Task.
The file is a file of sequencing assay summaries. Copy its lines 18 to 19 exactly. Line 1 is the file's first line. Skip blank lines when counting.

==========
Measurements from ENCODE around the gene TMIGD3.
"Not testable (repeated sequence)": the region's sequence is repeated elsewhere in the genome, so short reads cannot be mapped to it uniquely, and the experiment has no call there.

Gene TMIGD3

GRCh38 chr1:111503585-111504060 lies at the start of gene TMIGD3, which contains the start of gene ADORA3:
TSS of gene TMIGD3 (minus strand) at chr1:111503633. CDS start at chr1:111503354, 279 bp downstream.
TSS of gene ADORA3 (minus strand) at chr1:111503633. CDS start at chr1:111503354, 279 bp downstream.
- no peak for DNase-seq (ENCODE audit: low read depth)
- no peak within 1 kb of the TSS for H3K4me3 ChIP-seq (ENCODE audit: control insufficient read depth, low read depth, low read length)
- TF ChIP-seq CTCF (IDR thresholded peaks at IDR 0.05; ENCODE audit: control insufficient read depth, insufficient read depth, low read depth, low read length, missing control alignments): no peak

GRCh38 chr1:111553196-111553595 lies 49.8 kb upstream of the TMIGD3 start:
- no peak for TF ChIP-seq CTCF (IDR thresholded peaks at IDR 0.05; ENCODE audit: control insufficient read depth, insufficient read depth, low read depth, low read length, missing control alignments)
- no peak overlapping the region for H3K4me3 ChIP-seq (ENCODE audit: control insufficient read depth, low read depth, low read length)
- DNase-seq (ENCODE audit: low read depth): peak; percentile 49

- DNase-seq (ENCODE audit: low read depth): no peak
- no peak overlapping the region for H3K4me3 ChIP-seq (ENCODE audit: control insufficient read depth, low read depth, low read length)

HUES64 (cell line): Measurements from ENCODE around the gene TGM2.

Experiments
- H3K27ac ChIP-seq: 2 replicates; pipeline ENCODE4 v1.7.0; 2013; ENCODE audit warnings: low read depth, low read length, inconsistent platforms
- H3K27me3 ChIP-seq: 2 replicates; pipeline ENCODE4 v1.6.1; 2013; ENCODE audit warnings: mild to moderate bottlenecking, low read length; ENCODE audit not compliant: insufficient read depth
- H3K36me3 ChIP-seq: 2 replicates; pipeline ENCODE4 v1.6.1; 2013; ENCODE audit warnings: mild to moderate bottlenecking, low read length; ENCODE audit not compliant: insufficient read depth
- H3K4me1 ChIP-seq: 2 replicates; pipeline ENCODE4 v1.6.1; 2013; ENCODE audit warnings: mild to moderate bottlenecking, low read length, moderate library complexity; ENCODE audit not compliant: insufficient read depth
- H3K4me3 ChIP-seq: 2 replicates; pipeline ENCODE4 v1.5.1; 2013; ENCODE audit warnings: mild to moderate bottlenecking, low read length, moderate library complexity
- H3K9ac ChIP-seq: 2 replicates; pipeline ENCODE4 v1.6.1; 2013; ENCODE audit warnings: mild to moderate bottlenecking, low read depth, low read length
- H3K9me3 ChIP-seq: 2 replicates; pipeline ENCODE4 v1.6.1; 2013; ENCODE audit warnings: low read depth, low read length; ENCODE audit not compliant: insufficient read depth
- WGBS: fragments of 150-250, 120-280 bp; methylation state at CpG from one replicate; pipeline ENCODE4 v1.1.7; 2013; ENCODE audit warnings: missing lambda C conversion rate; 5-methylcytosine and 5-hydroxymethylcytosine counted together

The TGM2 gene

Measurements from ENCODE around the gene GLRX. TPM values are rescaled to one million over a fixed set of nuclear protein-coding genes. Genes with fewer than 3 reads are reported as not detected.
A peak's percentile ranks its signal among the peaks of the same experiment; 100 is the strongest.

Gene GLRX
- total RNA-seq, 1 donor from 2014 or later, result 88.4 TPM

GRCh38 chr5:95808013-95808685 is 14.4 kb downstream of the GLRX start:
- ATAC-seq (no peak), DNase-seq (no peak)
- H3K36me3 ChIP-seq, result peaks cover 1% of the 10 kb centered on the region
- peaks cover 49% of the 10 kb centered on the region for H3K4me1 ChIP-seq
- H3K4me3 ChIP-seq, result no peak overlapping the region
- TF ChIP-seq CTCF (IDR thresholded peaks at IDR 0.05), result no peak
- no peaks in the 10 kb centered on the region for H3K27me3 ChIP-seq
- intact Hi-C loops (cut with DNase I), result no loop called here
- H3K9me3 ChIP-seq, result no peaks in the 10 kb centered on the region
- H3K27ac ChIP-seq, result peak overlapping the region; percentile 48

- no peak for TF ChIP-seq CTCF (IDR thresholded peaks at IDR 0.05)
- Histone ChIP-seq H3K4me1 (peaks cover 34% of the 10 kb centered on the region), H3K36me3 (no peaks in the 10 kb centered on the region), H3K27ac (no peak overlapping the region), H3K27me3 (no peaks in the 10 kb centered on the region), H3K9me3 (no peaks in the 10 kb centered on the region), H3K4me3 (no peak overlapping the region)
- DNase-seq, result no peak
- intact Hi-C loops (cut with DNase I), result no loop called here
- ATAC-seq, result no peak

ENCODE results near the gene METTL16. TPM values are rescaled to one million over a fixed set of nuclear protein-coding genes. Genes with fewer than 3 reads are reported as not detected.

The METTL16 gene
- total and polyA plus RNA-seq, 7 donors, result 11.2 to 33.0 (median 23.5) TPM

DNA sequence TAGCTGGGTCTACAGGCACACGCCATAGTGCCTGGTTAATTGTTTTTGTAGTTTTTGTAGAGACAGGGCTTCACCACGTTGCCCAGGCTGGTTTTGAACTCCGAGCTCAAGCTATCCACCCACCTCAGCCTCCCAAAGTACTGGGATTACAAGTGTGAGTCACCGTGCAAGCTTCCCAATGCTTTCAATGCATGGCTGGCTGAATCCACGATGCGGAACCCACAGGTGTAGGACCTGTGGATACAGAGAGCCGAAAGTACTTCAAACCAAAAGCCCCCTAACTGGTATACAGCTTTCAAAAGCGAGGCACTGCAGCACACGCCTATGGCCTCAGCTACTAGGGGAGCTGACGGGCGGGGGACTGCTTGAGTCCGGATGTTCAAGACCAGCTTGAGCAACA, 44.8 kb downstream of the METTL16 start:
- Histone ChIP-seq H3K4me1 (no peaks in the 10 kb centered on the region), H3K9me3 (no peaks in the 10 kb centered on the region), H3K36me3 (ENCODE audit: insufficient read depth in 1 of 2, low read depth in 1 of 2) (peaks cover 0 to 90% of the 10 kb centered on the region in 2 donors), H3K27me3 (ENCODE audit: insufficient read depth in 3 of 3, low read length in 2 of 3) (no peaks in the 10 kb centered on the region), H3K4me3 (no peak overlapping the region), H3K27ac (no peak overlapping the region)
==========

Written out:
- H3K27ac ChIP-seq: 2 replicates; pipeline ENCODE4 v1.7.0; 2013; ENCODE audit warnings: low read depth, low read length, inconsistent platforms
- H3K27me3 ChIP-seq: 2 replicates; pipeline ENCODE4 v1.6.1; 2013; ENCODE audit warnings: mild to moderate bottlenecking, low read length; ENCODE audit not compliant: insufficient read depth